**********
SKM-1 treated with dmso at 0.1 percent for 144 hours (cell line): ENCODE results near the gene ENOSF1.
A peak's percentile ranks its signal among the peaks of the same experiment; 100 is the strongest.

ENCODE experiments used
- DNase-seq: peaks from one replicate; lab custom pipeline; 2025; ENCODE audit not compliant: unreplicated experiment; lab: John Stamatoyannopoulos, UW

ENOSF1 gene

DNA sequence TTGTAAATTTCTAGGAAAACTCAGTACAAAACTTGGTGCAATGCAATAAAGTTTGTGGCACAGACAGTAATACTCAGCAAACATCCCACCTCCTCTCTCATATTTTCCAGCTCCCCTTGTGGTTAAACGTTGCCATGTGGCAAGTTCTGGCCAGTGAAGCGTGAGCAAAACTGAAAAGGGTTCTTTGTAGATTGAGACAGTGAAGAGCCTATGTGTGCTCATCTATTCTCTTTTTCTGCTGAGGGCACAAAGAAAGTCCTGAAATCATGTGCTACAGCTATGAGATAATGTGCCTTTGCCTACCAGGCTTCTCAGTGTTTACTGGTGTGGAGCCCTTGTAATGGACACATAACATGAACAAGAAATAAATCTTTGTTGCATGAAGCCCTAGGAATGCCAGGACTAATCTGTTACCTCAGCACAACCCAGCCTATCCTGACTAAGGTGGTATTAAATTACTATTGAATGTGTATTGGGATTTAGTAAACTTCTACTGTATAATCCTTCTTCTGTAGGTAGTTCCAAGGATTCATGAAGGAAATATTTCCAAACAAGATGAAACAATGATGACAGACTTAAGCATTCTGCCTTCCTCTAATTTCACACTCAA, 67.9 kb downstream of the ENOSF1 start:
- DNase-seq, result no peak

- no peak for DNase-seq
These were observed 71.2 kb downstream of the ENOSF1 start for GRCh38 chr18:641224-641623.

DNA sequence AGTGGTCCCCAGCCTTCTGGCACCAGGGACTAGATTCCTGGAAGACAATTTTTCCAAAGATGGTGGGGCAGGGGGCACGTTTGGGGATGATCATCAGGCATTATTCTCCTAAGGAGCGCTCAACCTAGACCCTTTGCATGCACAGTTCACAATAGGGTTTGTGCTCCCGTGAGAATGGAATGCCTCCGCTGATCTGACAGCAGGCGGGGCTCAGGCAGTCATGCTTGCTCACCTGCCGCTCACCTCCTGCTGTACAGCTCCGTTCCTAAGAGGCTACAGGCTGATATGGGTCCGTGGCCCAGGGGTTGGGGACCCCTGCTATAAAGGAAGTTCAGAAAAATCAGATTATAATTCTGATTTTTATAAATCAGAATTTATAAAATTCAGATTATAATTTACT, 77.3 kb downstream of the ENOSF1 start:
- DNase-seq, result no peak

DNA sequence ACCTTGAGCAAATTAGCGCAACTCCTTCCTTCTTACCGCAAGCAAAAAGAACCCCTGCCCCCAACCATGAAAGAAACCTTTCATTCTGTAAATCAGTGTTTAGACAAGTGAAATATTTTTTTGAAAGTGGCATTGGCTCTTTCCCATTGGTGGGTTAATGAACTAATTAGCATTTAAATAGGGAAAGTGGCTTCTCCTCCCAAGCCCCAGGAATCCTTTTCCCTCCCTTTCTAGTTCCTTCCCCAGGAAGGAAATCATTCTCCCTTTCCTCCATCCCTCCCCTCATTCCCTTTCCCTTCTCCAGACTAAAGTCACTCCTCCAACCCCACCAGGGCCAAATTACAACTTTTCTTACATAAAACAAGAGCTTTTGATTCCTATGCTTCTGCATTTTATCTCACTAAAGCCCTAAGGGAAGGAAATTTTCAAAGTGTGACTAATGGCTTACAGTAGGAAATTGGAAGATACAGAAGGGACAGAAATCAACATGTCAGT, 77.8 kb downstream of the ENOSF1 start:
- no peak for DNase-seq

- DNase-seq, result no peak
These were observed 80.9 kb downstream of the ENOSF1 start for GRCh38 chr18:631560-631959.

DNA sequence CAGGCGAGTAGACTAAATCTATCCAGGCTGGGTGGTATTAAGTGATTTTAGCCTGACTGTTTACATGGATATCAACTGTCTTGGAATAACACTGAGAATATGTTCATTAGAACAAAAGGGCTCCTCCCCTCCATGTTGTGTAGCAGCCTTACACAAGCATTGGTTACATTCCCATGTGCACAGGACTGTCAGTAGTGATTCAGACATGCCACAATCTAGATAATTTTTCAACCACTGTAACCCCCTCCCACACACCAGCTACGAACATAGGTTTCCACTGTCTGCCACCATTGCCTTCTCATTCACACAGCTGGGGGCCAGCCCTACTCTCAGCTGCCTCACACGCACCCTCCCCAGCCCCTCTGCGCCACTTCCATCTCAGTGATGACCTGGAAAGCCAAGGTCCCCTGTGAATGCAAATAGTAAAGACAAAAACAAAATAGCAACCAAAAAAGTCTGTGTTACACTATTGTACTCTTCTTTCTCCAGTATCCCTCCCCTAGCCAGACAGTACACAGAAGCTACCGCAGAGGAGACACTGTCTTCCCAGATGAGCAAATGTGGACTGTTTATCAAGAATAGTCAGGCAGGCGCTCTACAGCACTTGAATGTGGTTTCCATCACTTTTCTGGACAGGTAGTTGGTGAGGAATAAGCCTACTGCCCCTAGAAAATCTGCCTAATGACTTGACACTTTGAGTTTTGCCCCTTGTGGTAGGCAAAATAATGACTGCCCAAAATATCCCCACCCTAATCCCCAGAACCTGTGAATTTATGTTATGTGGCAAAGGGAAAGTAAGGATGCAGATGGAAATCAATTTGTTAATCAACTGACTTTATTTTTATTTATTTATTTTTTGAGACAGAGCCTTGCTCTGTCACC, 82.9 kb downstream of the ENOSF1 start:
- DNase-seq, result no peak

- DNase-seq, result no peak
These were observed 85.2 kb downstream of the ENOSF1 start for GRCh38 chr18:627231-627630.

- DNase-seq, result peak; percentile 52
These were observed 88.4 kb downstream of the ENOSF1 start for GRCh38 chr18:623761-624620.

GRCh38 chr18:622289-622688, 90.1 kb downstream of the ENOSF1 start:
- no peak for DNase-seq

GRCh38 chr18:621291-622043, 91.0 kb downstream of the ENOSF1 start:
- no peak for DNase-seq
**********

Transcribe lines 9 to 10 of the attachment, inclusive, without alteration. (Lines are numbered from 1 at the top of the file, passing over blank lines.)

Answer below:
These were observed 71.2 kb downstream of the ENOSF1 start for GRCh38 chr18:641224-641623.

DNA sequence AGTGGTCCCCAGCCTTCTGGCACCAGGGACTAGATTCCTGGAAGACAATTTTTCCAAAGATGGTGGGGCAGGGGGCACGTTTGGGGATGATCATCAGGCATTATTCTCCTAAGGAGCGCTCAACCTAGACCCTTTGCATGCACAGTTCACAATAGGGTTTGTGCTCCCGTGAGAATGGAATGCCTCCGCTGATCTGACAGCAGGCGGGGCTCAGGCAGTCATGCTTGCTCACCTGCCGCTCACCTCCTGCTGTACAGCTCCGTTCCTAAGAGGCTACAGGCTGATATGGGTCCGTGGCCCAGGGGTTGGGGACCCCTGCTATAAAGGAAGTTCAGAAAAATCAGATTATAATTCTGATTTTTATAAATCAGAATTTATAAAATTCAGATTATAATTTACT, 77.3 kb downstream of the ENOSF1 start: